Sep 14, 2013
If you're considering this surgery, how do you know you will be successful in the long run? Are you worried about being successful for the long term? Do you worry that you might not have what it takes to be successful?
We've all been there.
My approach has been to surround myself with a team to support me as I make the transition from obese woman to normal sized woman. I urge each of you to consciously choose a team to support you on your journey and RELY on them. Some of my team members are with me by choice, others are with me because I pay them to be here. They may not be around me forever, but they are critical to my success this first year. All are important to me. Here is my team listed in order of amount of contact I have with them:
1. My family: my husband is my biggest source of support because he was on a weight loss journey of his own this year. Doing this with him has made this much easier because we didn't have competing opinions of what to eat. We share stories and work out together. In my case, it has made my marriage stronger. My kids are right behind him on the list. At 18 and 15, they are a source of support for me. They encourage me and provide counterbalance/conscience when I am about to do something stupid ("mom, you aren't going to eat THAT, are you?"). Most of all, they are all proud of me and that really keeps me going. My husband tells our story to anyone who will listen. So does my 18 year old son ("Mom, can I get a copy of your before/after photo?"). I shop with my 15 year old daughter, and she gives me encouragement and says delightful things like "I can wrap my arms around you again!"
2. My trainer: I signed up for a 12 month contract 2x week with my trainer, so we spend a LOT of time together. We have worked together since May, a month preop, and have established a close relationship. He "gets" me, and understands what I am afraid of/intimidates me and won't let me hurt myself. I trust him implicitly. He also pushes me and calls me out when needed. Our styles are compatible. As I look at the other trainers interacting with their clients, I feel so fortunate to have mine. A couple of weeks ago he told me, "my job is to make you feel sexy." I agree - to an extent. His job, as I see it, is to help me to begin to feel confident in my body and help me take steps physically to get there. The work of getting to feeling sexy starts in the gym, but it is so much more...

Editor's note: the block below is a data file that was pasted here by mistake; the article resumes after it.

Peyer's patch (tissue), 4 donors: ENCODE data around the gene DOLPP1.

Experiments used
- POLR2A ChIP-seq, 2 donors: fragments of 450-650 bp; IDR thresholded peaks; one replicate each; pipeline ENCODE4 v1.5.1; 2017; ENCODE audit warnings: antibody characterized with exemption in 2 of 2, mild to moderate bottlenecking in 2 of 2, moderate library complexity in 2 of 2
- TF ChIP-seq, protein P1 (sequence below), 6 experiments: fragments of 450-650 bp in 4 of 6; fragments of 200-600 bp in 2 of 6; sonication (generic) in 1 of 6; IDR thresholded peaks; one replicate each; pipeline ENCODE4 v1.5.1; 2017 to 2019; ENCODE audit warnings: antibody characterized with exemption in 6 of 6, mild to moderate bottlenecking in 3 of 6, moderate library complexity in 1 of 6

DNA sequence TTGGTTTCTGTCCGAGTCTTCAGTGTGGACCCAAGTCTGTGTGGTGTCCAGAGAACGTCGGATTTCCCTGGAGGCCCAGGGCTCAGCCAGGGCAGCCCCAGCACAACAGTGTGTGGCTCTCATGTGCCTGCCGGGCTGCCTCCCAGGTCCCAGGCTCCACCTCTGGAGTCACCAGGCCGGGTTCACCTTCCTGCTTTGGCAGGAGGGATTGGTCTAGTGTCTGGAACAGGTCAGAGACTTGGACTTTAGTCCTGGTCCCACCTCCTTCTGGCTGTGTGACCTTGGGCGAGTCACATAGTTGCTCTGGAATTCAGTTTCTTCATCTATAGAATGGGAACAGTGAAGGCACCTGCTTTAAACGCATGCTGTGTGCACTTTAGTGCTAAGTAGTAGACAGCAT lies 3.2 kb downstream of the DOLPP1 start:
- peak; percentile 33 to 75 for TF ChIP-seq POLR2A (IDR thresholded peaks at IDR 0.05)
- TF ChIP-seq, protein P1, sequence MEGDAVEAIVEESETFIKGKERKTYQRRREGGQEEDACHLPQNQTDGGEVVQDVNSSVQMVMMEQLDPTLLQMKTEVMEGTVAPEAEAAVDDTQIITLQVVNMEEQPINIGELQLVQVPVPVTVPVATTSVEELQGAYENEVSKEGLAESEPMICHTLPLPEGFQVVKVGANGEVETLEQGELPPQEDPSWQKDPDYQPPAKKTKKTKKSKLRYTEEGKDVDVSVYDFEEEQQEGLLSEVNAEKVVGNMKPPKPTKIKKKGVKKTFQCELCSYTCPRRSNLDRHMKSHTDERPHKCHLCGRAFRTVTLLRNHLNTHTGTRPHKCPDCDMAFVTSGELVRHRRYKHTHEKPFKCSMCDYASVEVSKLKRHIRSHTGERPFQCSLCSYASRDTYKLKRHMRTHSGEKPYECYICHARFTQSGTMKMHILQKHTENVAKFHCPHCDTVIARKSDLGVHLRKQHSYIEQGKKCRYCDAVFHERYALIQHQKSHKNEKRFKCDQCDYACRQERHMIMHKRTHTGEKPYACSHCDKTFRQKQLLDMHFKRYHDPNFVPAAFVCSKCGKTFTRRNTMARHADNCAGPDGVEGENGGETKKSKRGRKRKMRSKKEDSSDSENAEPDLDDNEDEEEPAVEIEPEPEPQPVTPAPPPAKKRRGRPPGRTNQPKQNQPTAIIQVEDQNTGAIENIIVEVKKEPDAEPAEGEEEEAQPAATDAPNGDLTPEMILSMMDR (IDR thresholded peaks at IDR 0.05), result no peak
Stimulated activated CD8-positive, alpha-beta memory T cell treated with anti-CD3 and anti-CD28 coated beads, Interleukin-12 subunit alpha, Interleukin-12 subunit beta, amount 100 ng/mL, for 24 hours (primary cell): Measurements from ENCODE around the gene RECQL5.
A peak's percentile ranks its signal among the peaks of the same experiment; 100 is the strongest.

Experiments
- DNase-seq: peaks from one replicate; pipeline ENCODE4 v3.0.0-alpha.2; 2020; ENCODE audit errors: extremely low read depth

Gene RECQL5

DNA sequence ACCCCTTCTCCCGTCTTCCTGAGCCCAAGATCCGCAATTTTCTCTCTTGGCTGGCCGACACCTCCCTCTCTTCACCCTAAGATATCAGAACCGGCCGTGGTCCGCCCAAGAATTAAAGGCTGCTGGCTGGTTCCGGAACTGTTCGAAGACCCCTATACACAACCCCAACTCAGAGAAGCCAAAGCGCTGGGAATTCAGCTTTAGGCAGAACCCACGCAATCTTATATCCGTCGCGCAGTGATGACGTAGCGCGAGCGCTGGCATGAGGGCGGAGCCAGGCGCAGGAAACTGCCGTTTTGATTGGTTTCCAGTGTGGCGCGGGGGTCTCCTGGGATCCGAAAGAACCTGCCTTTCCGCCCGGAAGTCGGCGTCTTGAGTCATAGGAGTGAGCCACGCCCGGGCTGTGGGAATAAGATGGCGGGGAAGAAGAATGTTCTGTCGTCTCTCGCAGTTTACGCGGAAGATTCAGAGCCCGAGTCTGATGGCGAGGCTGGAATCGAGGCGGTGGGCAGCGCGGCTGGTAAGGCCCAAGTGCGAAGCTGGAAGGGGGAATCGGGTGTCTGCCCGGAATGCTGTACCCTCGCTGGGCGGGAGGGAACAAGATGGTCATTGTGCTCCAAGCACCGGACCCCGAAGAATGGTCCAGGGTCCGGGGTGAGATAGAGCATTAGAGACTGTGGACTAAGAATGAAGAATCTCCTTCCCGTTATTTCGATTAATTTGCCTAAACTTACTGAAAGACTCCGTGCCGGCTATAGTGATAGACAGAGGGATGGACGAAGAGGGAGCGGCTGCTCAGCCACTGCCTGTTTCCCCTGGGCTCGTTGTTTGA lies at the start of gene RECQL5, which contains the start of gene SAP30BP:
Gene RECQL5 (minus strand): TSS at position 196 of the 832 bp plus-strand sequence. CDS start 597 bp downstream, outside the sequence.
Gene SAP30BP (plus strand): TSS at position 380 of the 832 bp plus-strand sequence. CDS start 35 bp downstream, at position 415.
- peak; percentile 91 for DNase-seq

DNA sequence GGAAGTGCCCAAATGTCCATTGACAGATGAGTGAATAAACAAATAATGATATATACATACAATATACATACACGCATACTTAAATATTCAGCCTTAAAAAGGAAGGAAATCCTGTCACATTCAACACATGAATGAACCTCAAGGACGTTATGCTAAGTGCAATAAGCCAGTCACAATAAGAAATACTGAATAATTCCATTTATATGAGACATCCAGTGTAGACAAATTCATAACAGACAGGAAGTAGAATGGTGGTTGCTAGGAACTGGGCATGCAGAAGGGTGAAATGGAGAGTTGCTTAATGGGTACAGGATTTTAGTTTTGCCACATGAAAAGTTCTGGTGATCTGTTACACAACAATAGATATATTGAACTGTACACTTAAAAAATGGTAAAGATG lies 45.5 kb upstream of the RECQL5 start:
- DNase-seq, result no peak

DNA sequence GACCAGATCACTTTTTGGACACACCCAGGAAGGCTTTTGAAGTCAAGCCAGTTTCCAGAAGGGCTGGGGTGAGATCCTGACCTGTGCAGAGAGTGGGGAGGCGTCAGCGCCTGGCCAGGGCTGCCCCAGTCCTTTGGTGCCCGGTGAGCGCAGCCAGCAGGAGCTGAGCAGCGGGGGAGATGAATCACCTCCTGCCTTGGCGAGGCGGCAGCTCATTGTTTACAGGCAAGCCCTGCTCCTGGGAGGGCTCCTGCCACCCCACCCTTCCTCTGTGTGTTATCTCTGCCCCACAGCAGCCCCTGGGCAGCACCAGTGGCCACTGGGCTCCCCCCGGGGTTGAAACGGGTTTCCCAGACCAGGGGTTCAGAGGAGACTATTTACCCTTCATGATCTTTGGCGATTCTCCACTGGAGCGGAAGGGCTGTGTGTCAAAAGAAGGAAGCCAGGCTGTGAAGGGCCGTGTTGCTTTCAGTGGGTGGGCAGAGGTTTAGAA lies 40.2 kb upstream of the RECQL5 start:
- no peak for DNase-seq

3. My online friends: Yes, each of you. I read your stories and many of them make me think about how I have handled things or will need to handle things in my own life. I don't generally attend in person support groups for a number of reasons including work and gym commitments, and the sheer hassle of getting around in Atlanta in the afternoon rush hour, but this more than makes up for it. I have established relationships with some friends outside of these and other forums and we communicate via phone and facebook. I know I can call them when I'm challenged and they can do the same.
4. My chiropractor: She is one of my biggest cheerleaders, a fellow health nut, and has also helped me keep my body in synch. Not only does she do adjustments, but she also does massages and gives dietary recommendations. As I have lost weight, the forces on my body have changed and things have gotten out of whack. Or, I have overdone things at the gym, and need to get the kinks worked out. She's been there for all of it.